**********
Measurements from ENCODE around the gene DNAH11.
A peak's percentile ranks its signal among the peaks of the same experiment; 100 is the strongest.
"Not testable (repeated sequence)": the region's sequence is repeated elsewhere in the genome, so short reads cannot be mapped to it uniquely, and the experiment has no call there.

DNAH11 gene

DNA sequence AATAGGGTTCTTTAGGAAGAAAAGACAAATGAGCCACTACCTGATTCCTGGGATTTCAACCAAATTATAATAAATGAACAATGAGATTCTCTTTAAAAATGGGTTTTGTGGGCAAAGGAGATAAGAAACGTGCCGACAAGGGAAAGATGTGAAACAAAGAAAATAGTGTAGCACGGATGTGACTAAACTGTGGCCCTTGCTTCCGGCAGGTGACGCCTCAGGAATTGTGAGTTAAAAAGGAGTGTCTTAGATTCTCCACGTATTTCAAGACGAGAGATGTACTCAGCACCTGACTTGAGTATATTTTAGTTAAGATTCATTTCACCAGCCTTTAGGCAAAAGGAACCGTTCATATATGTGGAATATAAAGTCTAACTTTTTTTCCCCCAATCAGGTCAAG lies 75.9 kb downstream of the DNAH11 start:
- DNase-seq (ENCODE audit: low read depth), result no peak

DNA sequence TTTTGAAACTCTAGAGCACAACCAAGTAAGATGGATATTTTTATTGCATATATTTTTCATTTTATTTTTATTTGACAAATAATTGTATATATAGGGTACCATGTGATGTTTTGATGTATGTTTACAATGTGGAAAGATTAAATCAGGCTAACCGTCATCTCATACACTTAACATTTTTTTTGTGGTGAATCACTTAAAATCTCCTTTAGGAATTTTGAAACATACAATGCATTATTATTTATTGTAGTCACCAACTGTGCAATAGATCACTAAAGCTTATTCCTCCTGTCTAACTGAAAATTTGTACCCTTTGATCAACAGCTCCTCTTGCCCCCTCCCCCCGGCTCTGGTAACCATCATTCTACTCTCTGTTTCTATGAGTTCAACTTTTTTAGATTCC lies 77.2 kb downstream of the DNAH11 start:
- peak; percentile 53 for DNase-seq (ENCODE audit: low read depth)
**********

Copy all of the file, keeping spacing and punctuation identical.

Measurements from ENCODE around the gene DNAH11.
A peak's percentile ranks its signal among the peaks of the same experiment; 100 is the strongest.
"Not testable (repeated sequence)": the region's sequence is repeated elsewhere in the genome, so short reads cannot be mapped to it uniquely, and the experiment has no call there.

DNAH11 gene

DNA sequence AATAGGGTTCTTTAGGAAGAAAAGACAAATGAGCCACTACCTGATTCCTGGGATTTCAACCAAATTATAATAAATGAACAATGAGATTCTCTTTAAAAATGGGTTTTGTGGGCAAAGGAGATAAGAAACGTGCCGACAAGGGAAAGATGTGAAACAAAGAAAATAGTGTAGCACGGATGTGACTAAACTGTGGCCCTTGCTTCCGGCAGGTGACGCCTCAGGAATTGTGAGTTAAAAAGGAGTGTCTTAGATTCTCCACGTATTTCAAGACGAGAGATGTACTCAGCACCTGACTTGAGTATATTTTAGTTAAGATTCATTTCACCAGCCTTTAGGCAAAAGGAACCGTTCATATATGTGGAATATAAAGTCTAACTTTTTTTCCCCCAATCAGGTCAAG lies 75.9 kb downstream of the DNAH11 start:
- DNase-seq (ENCODE audit: low read depth), result no peak

DNA sequence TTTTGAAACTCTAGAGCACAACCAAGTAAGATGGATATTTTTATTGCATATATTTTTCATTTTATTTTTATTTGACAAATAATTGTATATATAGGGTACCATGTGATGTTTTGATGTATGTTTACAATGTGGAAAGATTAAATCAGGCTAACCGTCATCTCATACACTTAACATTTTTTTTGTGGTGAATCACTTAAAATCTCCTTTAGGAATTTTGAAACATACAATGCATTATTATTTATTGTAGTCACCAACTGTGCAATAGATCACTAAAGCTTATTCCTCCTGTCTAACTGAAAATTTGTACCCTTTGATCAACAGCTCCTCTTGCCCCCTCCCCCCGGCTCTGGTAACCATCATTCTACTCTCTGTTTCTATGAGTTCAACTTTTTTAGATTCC lies 77.2 kb downstream of the DNAH11 start:
- peak; percentile 53 for DNase-seq (ENCODE audit: low read depth)